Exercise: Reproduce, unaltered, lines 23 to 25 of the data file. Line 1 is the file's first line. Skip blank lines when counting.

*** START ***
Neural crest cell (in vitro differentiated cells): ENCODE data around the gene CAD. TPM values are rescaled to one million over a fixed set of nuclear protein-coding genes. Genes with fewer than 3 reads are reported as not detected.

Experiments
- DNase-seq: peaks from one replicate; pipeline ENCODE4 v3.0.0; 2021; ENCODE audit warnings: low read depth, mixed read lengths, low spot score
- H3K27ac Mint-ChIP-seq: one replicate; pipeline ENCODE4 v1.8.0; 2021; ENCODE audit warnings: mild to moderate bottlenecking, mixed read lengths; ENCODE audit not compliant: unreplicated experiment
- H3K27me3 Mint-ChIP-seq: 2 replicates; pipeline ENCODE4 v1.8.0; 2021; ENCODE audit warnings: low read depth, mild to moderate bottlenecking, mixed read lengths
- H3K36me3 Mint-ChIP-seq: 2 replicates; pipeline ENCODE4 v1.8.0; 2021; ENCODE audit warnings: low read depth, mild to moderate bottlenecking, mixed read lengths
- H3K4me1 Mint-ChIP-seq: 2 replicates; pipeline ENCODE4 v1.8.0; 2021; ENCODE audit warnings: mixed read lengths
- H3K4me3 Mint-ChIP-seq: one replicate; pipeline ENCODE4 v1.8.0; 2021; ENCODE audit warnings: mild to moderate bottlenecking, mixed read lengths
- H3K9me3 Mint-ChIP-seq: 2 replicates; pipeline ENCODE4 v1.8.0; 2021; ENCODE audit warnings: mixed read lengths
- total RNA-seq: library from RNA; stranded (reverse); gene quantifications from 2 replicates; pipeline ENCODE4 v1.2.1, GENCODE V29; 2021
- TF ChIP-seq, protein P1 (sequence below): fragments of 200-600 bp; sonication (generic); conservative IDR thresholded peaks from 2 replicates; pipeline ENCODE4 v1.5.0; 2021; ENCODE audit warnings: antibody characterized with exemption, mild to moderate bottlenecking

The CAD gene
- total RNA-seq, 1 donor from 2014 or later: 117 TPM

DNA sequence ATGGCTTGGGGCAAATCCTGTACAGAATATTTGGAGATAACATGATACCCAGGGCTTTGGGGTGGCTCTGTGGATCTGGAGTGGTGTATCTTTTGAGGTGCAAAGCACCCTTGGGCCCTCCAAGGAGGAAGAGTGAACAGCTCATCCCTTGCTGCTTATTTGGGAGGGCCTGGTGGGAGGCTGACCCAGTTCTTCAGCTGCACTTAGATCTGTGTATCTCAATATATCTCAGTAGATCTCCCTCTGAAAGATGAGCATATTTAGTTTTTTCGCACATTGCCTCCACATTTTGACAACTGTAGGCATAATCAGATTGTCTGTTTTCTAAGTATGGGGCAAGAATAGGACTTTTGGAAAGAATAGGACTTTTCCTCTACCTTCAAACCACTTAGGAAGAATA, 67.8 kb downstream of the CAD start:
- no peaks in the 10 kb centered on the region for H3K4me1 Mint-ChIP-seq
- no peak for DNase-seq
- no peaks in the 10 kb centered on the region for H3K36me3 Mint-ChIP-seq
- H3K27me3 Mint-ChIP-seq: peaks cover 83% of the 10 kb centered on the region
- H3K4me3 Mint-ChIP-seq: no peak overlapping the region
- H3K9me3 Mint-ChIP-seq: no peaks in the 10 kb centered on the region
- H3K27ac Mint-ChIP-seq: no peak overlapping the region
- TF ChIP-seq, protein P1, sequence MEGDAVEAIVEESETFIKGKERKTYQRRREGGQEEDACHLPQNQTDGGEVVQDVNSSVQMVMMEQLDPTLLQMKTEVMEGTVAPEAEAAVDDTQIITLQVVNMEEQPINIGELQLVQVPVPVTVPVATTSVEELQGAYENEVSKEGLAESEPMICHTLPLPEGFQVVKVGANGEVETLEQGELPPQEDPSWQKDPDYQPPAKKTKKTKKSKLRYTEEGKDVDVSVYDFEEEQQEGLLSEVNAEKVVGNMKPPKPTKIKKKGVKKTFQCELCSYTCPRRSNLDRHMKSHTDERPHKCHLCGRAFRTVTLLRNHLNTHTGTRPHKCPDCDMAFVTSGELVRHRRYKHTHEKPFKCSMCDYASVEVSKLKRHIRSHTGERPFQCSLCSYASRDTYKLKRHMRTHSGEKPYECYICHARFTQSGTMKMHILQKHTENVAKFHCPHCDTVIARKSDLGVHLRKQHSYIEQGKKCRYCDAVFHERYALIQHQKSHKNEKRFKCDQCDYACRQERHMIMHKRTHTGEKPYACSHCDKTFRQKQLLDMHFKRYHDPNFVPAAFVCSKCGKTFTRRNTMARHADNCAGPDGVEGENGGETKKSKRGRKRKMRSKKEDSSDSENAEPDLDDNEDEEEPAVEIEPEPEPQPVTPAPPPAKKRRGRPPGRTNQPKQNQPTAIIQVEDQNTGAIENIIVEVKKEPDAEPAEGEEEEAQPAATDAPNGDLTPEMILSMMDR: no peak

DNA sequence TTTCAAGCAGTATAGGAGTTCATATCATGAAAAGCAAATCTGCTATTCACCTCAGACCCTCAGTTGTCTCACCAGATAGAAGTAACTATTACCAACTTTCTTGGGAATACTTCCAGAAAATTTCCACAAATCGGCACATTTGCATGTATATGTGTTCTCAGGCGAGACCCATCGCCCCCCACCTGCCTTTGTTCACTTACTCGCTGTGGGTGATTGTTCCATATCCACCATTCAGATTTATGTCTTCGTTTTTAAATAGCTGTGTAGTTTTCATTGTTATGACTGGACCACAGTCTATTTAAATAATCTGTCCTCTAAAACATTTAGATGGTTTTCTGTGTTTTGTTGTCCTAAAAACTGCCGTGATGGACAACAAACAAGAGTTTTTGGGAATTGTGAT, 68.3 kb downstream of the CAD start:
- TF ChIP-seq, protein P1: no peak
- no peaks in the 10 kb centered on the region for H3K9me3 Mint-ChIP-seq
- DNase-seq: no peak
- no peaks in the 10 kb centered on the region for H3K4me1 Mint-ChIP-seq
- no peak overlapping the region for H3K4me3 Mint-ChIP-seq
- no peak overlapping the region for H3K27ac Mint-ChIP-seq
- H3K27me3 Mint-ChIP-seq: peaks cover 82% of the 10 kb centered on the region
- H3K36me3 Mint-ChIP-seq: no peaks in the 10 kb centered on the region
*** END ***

DNA sequence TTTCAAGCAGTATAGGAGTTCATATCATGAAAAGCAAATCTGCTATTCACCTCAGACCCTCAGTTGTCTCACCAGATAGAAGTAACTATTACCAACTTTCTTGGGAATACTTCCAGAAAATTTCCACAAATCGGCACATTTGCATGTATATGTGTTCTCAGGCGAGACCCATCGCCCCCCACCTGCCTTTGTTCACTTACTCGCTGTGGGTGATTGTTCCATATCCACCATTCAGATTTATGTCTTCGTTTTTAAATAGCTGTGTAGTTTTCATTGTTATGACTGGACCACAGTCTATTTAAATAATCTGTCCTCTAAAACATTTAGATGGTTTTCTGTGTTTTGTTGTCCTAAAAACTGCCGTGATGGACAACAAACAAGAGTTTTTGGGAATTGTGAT, 68.3 kb downstream of the CAD start:
- TF ChIP-seq, protein P1: no peak
- no peaks in the 10 kb centered on the region for H3K9me3 Mint-ChIP-seq